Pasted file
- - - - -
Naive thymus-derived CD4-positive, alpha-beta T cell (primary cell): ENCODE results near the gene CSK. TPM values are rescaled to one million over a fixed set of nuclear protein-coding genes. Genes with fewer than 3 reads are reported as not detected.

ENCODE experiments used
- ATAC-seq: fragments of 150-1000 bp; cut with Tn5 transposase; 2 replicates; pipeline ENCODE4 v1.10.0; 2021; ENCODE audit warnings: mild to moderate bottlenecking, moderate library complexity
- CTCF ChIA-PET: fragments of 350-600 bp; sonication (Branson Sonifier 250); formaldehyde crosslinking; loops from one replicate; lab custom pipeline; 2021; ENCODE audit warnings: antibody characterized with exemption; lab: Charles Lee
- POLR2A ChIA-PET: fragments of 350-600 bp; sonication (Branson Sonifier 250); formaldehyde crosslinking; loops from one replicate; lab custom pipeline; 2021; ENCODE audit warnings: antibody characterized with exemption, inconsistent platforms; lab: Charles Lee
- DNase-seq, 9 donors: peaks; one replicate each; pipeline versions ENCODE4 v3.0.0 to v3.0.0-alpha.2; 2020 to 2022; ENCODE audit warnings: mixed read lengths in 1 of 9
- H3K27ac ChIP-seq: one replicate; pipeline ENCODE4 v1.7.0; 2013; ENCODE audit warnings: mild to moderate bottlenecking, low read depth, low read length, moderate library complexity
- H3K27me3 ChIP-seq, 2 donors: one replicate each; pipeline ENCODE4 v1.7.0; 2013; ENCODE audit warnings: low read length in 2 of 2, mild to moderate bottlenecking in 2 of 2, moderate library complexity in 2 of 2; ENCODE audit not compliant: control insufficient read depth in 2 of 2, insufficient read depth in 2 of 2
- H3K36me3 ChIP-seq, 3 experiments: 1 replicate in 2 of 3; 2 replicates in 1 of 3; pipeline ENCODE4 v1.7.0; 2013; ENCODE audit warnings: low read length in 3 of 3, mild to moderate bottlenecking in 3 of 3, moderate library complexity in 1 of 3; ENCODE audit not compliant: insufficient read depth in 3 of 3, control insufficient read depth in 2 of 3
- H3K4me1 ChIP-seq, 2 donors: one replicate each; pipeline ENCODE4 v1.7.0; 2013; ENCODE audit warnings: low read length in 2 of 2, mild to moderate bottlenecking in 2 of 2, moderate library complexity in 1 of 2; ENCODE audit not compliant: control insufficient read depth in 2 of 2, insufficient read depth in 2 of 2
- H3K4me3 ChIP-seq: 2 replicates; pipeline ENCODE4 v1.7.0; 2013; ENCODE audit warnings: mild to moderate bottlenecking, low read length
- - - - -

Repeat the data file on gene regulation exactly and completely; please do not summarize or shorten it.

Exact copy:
Naive thymus-derived CD4-positive, alpha-beta T cell (primary cell): ENCODE results near the gene CSK. TPM values are rescaled to one million over a fixed set of nuclear protein-coding genes. Genes with fewer than 3 reads are reported as not detected.

ENCODE experiments used
- ATAC-seq: fragments of 150-1000 bp; cut with Tn5 transposase; 2 replicates; pipeline ENCODE4 v1.10.0; 2021; ENCODE audit warnings: mild to moderate bottlenecking, moderate library complexity
- CTCF ChIA-PET: fragments of 350-600 bp; sonication (Branson Sonifier 250); formaldehyde crosslinking; loops from one replicate; lab custom pipeline; 2021; ENCODE audit warnings: antibody characterized with exemption; lab: Charles Lee
- POLR2A ChIA-PET: fragments of 350-600 bp; sonication (Branson Sonifier 250); formaldehyde crosslinking; loops from one replicate; lab custom pipeline; 2021; ENCODE audit warnings: antibody characterized with exemption, inconsistent platforms; lab: Charles Lee
- DNase-seq, 9 donors: peaks; one replicate each; pipeline versions ENCODE4 v3.0.0 to v3.0.0-alpha.2; 2020 to 2022; ENCODE audit warnings: mixed read lengths in 1 of 9
- H3K27ac ChIP-seq: one replicate; pipeline ENCODE4 v1.7.0; 2013; ENCODE audit warnings: mild to moderate bottlenecking, low read depth, low read length, moderate library complexity
- H3K27me3 ChIP-seq, 2 donors: one replicate each; pipeline ENCODE4 v1.7.0; 2013; ENCODE audit warnings: low read length in 2 of 2, mild to moderate bottlenecking in 2 of 2, moderate library complexity in 2 of 2; ENCODE audit not compliant: control insufficient read depth in 2 of 2, insufficient read depth in 2 of 2
- H3K36me3 ChIP-seq, 3 experiments: 1 replicate in 2 of 3; 2 replicates in 1 of 3; pipeline ENCODE4 v1.7.0; 2013; ENCODE audit warnings: low read length in 3 of 3, mild to moderate bottlenecking in 3 of 3, moderate library complexity in 1 of 3; ENCODE audit not compliant: insufficient read depth in 3 of 3, control insufficient read depth in 2 of 3
- H3K4me1 ChIP-seq, 2 donors: one replicate each; pipeline ENCODE4 v1.7.0; 2013; ENCODE audit warnings: low read length in 2 of 2, mild to moderate bottlenecking in 2 of 2, moderate library complexity in 1 of 2; ENCODE audit not compliant: control insufficient read depth in 2 of 2, insufficient read depth in 2 of 2
- H3K4me3 ChIP-seq: 2 replicates; pipeline ENCODE4 v1.7.0; 2013; ENCODE audit warnings: mild to moderate bottlenecking, low read length